We are facing unprecedented challenges in the midst of the COVID-19 pandemic. Many states are imposing lockdowns in which all non-essential businesses are closing their doors including your dental practice. You have been ordered to cease operations until further notice. So what good could possibly come of all of this doom and gloom and government-mandated downtime? How about the wholesale improvement of your practice? A perpetual optimist, I try to seek out the silver lining in all situations. That’s why I believe that this is the perfect opportunity to really improve your dental practice by conducting a SWOT analysis. Follow along with me as I explain how to make the most of an otherwise frustrating experience in the life of your practice.
If you’ve listened to the Financially Simple podcast for any amount of time, you’ve likely heard me mention a SWOT analysis before. But what is it? SWOT stands for Strengths, Weaknesses, Opportunities, and threats. Ordinarily, this is one of the steps of the strategic planning process but we’re going to use this tool a little differently today. However, a SWOT analysis is nothing more than a time-consuming exercise in futility unless you can put its results to good use.
When conducting your analysis, it’s important to really take an honest and objective look at your practice and make a list for each category. Get your team involved throughout the process. They may be able to give you an informed perspective that you might not see on your own. Begin by making lists for each category. What are three of your practice’s strengths? Do they provide you with any competitive advantages? If you’re unsure of this, take a look at your competitors. List their values and characteristics and then compare them to that of your own practice. Whatever you have that your competitors don’t is a strength – a competitive advantage.
Once you know what your strengths are, you and your team can begin to accentuate them.
Nobody wants to admit it but we all have weaknesses or areas where we could improve. The same is true for your practice. Resist the temptation to put on those rose-colored glasses when examining your practice for weaknesses. There is no place for being overly optimistic or pessimistic. What are the areas that your competitors outshine your practice? Maybe they have a better system for onboarding new patients or perhaps, they provide faster service because they have better staffing levels. Whatever it may be, knowing where your practice is lacking is the first step to improving it.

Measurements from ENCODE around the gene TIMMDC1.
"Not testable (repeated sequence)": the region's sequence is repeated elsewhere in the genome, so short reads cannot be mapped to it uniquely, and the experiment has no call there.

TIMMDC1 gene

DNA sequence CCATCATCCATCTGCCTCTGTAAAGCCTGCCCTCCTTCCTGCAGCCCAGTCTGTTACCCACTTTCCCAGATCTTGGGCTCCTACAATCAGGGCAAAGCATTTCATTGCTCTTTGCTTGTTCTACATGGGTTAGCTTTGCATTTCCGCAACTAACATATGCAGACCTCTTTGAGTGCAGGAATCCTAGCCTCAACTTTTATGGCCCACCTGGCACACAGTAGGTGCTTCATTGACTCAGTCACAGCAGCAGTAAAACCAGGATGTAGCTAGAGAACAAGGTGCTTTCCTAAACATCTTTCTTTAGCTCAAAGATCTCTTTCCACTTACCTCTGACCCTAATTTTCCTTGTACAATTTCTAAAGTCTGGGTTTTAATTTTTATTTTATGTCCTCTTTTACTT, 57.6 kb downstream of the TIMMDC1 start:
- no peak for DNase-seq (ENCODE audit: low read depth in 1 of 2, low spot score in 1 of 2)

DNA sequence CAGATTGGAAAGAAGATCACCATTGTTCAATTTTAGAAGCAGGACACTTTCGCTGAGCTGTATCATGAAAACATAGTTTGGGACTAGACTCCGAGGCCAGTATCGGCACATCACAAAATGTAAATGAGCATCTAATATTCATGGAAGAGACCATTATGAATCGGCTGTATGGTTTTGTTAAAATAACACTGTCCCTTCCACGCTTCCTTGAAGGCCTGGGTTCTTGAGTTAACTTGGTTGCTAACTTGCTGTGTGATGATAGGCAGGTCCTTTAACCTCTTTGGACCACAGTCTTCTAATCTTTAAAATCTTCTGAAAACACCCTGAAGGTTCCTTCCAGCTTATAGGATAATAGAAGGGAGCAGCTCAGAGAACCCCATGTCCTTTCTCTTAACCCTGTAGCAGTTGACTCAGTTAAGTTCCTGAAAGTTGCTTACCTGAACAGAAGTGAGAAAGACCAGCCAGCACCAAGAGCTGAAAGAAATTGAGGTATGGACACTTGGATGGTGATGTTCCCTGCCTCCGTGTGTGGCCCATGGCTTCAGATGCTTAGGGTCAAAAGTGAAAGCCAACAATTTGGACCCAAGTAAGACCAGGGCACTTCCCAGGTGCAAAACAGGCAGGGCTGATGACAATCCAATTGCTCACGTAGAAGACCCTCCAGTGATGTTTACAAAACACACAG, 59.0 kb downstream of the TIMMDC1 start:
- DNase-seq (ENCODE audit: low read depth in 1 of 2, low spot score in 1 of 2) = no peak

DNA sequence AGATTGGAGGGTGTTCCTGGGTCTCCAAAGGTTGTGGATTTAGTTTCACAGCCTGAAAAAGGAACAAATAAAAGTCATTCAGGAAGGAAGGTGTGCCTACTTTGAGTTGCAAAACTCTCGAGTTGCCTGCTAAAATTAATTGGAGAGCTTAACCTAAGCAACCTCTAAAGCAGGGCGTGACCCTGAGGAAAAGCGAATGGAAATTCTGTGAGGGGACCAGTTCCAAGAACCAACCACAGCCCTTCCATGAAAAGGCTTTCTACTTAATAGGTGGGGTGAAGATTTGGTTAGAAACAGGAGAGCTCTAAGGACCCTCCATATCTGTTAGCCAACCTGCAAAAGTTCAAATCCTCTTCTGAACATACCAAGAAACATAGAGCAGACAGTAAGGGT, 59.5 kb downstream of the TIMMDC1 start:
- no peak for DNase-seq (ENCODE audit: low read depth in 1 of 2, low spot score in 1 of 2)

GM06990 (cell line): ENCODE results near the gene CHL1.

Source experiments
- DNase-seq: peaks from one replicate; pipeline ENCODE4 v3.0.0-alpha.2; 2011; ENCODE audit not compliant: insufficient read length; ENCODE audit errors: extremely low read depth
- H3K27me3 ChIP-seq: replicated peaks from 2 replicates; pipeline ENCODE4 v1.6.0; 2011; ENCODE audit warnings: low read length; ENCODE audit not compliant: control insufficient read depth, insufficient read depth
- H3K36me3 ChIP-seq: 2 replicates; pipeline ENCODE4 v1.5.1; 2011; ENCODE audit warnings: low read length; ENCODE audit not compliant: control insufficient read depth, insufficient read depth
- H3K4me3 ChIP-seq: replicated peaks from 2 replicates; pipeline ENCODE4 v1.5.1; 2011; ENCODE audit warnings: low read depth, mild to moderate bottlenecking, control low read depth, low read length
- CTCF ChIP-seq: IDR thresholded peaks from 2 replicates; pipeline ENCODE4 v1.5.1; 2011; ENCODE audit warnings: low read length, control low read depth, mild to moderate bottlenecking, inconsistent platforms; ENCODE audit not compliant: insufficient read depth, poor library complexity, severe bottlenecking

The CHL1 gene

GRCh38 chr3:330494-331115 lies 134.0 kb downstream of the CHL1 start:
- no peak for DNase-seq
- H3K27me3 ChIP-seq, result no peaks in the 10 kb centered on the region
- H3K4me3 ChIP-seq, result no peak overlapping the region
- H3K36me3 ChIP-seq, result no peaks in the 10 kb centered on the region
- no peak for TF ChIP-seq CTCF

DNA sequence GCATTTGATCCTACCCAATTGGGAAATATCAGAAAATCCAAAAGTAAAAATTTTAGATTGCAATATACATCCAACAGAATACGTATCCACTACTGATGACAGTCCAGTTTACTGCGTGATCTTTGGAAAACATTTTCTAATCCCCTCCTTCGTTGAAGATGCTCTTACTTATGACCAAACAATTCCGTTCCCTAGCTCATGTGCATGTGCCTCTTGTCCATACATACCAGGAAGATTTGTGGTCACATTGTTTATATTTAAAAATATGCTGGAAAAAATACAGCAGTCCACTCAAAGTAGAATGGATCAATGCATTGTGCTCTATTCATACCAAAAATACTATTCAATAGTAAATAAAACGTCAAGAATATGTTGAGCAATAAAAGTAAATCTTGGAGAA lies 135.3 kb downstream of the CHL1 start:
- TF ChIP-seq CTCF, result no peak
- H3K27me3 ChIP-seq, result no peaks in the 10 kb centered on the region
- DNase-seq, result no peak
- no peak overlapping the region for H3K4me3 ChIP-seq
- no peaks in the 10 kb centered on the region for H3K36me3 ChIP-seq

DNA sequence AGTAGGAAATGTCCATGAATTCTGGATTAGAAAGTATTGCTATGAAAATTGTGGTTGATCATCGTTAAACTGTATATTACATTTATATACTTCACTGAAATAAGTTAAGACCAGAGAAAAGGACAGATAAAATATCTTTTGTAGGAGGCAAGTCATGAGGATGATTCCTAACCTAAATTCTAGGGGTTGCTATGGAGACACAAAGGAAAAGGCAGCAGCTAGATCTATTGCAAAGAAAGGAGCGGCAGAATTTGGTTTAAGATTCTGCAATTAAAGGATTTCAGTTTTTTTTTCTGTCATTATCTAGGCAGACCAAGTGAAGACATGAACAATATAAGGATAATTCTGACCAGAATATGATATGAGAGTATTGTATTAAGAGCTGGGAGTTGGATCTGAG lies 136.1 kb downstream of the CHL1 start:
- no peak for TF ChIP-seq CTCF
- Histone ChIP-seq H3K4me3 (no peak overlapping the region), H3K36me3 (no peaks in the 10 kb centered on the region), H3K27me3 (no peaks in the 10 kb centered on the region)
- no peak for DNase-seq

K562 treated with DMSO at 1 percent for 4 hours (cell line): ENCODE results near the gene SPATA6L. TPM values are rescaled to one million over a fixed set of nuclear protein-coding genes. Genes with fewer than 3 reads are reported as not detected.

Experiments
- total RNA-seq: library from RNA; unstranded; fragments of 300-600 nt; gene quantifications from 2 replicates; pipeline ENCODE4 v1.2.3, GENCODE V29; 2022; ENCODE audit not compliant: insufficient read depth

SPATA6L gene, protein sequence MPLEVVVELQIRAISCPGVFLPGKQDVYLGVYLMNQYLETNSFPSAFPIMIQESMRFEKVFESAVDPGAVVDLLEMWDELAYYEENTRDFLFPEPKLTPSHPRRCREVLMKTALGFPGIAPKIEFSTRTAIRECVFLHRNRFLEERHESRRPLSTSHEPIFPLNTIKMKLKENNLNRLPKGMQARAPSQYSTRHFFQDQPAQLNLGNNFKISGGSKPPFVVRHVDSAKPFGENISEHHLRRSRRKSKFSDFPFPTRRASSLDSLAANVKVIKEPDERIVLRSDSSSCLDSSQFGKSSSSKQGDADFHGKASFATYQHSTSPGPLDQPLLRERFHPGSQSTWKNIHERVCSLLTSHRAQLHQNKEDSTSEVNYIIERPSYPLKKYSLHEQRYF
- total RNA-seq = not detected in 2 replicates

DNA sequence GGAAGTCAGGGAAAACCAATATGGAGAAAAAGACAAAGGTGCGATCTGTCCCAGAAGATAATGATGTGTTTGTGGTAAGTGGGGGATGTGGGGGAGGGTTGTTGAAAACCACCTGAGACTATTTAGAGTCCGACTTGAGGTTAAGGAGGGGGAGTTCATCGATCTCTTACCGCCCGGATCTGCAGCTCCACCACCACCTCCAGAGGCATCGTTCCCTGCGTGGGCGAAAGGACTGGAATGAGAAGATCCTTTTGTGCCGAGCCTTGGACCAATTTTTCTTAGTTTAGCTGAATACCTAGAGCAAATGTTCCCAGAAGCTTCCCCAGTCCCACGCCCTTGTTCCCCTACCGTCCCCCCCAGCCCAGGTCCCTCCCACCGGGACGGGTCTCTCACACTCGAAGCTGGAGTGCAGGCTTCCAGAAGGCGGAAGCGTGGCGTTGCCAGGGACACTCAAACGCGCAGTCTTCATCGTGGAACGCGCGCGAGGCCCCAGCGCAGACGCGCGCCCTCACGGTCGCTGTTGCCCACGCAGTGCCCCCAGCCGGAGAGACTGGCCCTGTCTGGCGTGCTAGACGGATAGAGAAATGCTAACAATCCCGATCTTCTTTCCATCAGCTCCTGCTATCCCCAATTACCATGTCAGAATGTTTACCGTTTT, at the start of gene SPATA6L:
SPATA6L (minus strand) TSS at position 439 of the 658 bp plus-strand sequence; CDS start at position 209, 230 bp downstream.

The weak points in your practice will be your targeted objectives for improvement later on.
In some ways, this pandemic, itself, is an opportunity. I mean, that’s kind of the point of this article. Use the time that you’re being forced to take to conduct a SWOT and improve your practice so that it’s better than ever when all of this blows over. However, you probably have opportunities that pertain to more normal circumstances in your business that need to be taken advantage of as well. Put your heads together with your team and identify what your opportunities are. During the mandatory closings are there any additional online trainings your team could take? Are there any inner-office procedures that need a polish (or total rethink)? Once you’ve identified them, plan to use those opportunities to your advantage.
There are a number of threats to your practice that you face each and every day. You carry malpractice insurance to protect you from the threat of legal action if you ever made a mistake when treating a patient. The private practitioner may be threatened by big-box dental offices moving into their neighborhood. The fact of the matter is there are threats to your practice everywhere but you have the ability to mitigate those threats if you can identify them. Consider this area closely and speak to your insurance agent, attorney, and your financial planner to formulate a plan of protection.
As I stated earlier, a SWOT analysis is nothing more than a time-consuming exercise unless you can put its results to good use. You’ve compiled a list of your strengths, weaknesses, opportunities, and threats. Take the information you’ve gleaned and put it into action. Using the basic strategic planning framework, develop objectives to turn your weaknesses into strengths. Whatever it is that your SWOT has unearthed, address it.
If you’re strong in an area, reinforce that strength. Where there are threats, eliminate them. The idea is to do everything you can to make your practice stronger than it was before the coronavirus forced you to “take a break.”
If you would like help in conducting your SWOT analysis or need advice determining which weaknesses or threats, we are here to assist you throughout the process. Schedule a meeting with us today!